• Pedro Costa, Vitalina Varela, 2019, DCP, color, sound, 124 minutes. Ventura and Vitalina Varela.
    film February 20, 2020

    Baroque Faith

    THE FIRST IMAGE in Pedro Costa’s Vitalina Varela is an empty street at night, from which a few headstones marking a cemetery are visible. It’s a grisaille, so denuded of color that you process the image as monochrome, and as such it’s a little disconcerting when a cortege passes through and a few hints of pigment—skin, a brown knit cap—become visible among the mourners, all black, all middle-aged or older, some walking with difficulty.

    I thought I recognized the street, hemmed in by high walls of concrete, though I’ve never been to Portugal. I thought, perhaps, it was one of those corridor-like

  • Angela Schanelec, Der traumhafte Weg (The Dreamed Path), 2016, DCP, color, sound, 86 minutes. Theres (Maren Eggert).
    film February 06, 2020

    Perchance to Dream

    IN ANGELA SCHANELEC’S THIRD FEATURE,  Passing Summer (2001), there is a scene in which one of the characters—you might call her the central character, though it seems misleading to refer to a “center” in one of Schanelec’s films—a young woman, Valerie, played by Ursini Lardi, asks an older male authority figure for feedback on some short stories she has written. His analysis: “Rather nice, when you let yourself go, when you’re not trying to express too much through style alone. . . . To put it plainly, whole sentences are generally better than fragments. . . . Reading it, you start wishing for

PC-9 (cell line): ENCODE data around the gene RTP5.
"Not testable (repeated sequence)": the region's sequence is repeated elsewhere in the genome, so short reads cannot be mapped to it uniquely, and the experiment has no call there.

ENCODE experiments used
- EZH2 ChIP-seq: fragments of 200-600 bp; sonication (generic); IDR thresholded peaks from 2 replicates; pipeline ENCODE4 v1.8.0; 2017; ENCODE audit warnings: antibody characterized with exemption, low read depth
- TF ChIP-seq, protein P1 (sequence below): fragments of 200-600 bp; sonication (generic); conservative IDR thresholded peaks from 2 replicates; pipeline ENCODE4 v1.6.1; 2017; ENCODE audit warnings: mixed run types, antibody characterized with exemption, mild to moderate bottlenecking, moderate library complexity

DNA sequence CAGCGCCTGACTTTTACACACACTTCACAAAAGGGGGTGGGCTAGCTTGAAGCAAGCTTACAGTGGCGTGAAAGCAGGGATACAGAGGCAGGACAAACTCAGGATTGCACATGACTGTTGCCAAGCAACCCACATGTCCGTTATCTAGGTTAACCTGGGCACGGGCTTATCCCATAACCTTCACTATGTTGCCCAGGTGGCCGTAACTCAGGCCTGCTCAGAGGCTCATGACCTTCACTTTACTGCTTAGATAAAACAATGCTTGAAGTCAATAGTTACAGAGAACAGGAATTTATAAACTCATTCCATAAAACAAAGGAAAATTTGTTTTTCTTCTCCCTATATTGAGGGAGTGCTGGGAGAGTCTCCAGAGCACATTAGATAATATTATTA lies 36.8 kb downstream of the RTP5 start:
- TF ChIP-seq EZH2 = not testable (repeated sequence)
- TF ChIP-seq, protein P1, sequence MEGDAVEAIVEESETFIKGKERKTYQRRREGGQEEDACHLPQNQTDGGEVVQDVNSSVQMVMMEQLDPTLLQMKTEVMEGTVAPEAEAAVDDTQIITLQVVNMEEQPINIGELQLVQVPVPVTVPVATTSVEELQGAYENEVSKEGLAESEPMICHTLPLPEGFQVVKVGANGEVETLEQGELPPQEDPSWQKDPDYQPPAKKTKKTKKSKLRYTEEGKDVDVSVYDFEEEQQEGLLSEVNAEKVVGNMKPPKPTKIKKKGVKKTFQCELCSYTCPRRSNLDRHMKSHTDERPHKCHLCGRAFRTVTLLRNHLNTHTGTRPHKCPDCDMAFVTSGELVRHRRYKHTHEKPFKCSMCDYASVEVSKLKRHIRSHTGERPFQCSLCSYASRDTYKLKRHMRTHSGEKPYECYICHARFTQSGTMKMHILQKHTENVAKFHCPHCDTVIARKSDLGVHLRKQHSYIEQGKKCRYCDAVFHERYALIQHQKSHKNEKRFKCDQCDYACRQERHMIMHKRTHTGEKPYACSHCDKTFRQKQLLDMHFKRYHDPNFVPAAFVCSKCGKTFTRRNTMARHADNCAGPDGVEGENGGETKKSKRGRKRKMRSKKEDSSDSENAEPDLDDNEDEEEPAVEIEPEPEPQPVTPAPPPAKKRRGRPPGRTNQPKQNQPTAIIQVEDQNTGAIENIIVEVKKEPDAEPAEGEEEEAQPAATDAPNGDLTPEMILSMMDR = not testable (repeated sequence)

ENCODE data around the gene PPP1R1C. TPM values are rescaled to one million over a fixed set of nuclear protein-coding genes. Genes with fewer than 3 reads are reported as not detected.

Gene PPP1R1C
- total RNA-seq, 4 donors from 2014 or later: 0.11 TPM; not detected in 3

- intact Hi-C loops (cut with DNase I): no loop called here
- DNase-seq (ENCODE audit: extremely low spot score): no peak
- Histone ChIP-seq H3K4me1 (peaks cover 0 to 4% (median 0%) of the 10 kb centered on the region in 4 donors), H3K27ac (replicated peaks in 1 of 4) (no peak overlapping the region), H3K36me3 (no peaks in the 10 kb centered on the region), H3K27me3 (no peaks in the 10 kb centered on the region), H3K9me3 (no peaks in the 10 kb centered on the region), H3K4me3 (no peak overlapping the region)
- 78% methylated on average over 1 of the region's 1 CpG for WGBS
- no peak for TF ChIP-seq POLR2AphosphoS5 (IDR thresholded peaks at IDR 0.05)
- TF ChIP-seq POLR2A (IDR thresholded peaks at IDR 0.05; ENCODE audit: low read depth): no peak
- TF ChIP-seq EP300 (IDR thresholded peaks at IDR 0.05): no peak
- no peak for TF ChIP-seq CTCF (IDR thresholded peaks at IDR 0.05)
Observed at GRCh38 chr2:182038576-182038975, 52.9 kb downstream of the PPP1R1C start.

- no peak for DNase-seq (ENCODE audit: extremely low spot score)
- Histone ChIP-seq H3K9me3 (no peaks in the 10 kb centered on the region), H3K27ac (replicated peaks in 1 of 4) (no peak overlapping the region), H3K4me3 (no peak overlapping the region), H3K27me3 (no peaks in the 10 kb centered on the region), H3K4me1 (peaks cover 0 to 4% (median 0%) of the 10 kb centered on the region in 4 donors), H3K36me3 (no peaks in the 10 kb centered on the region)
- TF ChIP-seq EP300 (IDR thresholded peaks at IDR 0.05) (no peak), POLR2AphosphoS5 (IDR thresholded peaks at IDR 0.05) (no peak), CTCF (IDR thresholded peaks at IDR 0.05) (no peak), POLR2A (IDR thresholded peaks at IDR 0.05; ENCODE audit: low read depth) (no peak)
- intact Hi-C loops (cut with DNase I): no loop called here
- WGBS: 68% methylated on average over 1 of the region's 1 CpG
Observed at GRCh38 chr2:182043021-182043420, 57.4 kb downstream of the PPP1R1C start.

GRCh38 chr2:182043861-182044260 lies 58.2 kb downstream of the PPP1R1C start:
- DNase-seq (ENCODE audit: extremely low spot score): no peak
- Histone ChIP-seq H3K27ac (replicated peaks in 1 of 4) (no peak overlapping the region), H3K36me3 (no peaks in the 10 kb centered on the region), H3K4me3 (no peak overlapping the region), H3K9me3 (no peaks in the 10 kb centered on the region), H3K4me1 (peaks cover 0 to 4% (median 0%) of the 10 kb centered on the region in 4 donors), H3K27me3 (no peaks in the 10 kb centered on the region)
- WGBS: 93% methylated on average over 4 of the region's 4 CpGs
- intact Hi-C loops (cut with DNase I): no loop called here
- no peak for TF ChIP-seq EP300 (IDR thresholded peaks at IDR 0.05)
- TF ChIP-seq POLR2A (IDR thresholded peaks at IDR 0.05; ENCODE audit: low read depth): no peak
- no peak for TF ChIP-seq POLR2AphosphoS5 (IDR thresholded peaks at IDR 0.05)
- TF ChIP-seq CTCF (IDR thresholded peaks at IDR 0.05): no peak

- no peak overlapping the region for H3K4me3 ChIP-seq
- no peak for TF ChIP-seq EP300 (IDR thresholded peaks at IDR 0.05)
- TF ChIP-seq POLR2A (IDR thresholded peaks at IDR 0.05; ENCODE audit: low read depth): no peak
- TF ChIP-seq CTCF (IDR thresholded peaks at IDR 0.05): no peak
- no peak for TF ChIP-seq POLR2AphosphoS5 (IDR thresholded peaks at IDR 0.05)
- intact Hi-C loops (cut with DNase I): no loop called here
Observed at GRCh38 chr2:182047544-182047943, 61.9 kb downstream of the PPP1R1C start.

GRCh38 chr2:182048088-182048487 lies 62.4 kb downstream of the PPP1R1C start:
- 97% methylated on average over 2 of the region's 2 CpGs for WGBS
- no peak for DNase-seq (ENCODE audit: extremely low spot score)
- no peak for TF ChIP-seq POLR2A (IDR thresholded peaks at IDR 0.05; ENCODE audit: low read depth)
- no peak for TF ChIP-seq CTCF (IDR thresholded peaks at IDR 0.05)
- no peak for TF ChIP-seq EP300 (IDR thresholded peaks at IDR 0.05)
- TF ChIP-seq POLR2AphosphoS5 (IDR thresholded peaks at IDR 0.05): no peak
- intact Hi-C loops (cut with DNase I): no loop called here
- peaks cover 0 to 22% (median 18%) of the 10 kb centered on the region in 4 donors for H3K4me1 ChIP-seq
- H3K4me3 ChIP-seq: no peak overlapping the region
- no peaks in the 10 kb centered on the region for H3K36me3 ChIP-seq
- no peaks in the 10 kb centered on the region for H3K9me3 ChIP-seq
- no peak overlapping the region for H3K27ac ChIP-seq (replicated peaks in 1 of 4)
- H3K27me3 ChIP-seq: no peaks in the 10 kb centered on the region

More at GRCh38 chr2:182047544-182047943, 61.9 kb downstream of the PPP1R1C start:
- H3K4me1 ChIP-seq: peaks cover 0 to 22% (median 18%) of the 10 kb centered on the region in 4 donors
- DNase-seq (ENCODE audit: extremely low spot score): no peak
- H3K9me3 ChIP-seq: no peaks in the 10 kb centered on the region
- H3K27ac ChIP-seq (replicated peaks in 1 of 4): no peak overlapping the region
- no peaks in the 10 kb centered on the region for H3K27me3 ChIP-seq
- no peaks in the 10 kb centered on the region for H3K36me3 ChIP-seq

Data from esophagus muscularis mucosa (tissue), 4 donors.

• film December 12, 2019

    Power Forward

    THE FILMS OF JOSH AND BENNY SAFDIE move at a hotfoot, thinking-on-your-feet pace, built around fraught and frantic protagonists who can see no further than the next contingency, or around the next corner of the personal maze they’re negotiating. Compulsive and often reckless behavior is a through line in the Safdies’ filmography; from 2008’s The Pleasure of Being Robbed—concerning the misadventures of a female kleptomaniac—onward, they’ve dealt in men and women working desperately to stay one step ahead of consequences. More recently, they’ve centered films on a lovelorn teenaged heroin addict

  • Robert Eggers, The Lighthouse, 2019, 35 mm, black-and-white, sound, 109 minutes. Willem Dafoe and Robert Pattinson.
    film October 18, 2019

    Mixed Signals

    A SON OF NEW HAMPSHIRE, Robert Eggers, in the course of two features, has established himself as a fanatic fetishist of the old, weird New England of popular imagination. His first, The Witch (2015), set in the forests of Plymouth Colony, takes place in the seventeenth-century Massachusetts now associated with Nathaniel Hawthorne and his reckonings with the Puritan legacy, while his follow-up, the late Victorian period The Lighthouse, moves out to sea. We’re now in the territory of Herman Melville, whose work is at one point invoked, though Providence native H. P. Lovecraft is perhaps the more

  • Roberto Minervini, What You Gonna Do When the World’s on Fire?, 2018, DCP, black-and-white, sound, 123 minutes. Titus and Ronaldo King.